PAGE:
URI said the recent gun scare on campus and the bombings in Boston prompted it to move the graduation ceremony into the Ryan Center.  Graduating student Kelly Harris is unhappy with the move.  She said students are limited to bringing two guests and that will make it harder for her friends and family to see her walk across the stage.

“This is affecting the vast majority of graduating seniors,” said Harris.

A preliminary review of the University of Rhode Island’s response to reports of a shooter on campus finds campus police were forced to wait five minutes before they could enter the building where the shooter was reportedly located. The officers, who are unarmed, had to wait for local police to arrive before they could enter the building.

RIPR File Photo

The House Judiciary Committee is scheduled to hear testimony Wednesday on a bill that would allow Rhode Island State College Police to carry guns. 

The hearing comes after a scare at the University of Rhode Island about a gunman on campus, and Rhode Island is currently the only state in the country that does not allow armed campus police at public colleges and universities. The University of Rhode Island is also expected to release its preliminary review in the coming days examining how it responded to the report of a possible shooter.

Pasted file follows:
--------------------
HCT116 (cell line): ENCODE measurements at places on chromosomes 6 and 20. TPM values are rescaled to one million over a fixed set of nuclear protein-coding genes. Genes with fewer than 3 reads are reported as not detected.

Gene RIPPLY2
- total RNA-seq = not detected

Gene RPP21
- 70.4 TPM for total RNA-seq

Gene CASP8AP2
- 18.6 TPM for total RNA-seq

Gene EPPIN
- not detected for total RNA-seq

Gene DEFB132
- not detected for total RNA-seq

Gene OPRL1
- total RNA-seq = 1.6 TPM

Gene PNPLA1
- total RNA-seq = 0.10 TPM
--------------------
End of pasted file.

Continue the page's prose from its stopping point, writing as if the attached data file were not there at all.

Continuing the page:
Flo Jonic / RIPR

The House Judiciary Committee has scheduled a hearing this week on a bill to allow campus police to carry guns at Rhode Island state colleges and universities. The bill was filed long before a scare this month about a gunman on the University of Rhode Island Kingston campus.

Representative Joe Almeida, a Providence Democrat, turned to politics after a 20-year-career as a police officer. He filed legislation back in February to allow campus police to carry guns. He said many campus police officers are retired cops just like he is, and they’re already trained to carry a firearm.

Governor Chafee has proposed rewarding top state officials with pay raises. RIPR analyst Scott MacKay parses the pros and cons of  the governor’s plan.

Governor Lincoln Chafee says his cabinet members have been doing a good job and deserve raises of three percent in June and another three percent in December. It’s no surprise that the governor has been roundly criticized and not just by the talk radio peanut gallery.

Chafee Calls for Review of URI Gun Scare

Apr 5, 2013

Governor Lincoln Chafee says he’s relieved and grateful that no one was seriously injured yesterday at the University, where a report of an active shooter on campus proved to be unfounded. The campus was on lockdown for about two-and-a-half hours.

The governor said in a statement the state will review what happened. He said the incident provides a unique opportunity to review emergency operations and  how the situation was handled.

Rhode Island State Police say there is no evidence of an active shooter on the University of Rhode Island campus. The Kingston campus went on lockdown just before noon after reports of a gunman in Chafee Hall.

State Police Col. Steven O’Donnell says there are no reports of shots fired. “There’s no evidence to support there was an active shooter," said O'Donnell, "somebody thought they saw someone with a gun.”